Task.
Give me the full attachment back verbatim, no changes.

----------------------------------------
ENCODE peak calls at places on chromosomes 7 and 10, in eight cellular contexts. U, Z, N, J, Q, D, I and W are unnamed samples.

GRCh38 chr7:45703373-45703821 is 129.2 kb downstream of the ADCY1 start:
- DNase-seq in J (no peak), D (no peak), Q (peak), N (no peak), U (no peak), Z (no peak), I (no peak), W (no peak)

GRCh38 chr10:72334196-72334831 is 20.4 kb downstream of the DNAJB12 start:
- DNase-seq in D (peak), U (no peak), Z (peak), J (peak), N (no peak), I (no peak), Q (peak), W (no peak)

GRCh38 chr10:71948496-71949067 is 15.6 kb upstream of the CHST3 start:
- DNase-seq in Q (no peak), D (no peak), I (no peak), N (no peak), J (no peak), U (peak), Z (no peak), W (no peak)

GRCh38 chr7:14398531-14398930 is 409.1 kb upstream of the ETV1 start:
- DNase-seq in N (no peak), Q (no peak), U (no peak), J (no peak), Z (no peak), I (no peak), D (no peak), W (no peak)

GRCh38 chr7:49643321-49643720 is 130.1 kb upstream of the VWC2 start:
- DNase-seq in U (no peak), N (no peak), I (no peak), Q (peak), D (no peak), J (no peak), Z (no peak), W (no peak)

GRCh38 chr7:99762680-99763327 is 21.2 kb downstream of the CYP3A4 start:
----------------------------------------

ENCODE peak calls at places on chromosomes 7 and 10, in eight cellular contexts. U, Z, N, J, Q, D, I and W are unnamed samples.

GRCh38 chr7:45703373-45703821 is 129.2 kb downstream of the ADCY1 start:
- DNase-seq in J (no peak), D (no peak), Q (peak), N (no peak), U (no peak), Z (no peak), I (no peak), W (no peak)

GRCh38 chr10:72334196-72334831 is 20.4 kb downstream of the DNAJB12 start:
- DNase-seq in D (peak), U (no peak), Z (peak), J (peak), N (no peak), I (no peak), Q (peak), W (no peak)

GRCh38 chr10:71948496-71949067 is 15.6 kb upstream of the CHST3 start:
- DNase-seq in Q (no peak), D (no peak), I (no peak), N (no peak), J (no peak), U (peak), Z (no peak), W (no peak)

GRCh38 chr7:14398531-14398930 is 409.1 kb upstream of the ETV1 start:
- DNase-seq in N (no peak), Q (no peak), U (no peak), J (no peak), Z (no peak), I (no peak), D (no peak), W (no peak)

GRCh38 chr7:49643321-49643720 is 130.1 kb upstream of the VWC2 start:
- DNase-seq in U (no peak), N (no peak), I (no peak), Q (peak), D (no peak), J (no peak), Z (no peak), W (no peak)

GRCh38 chr7:99762680-99763327 is 21.2 kb downstream of the CYP3A4 start: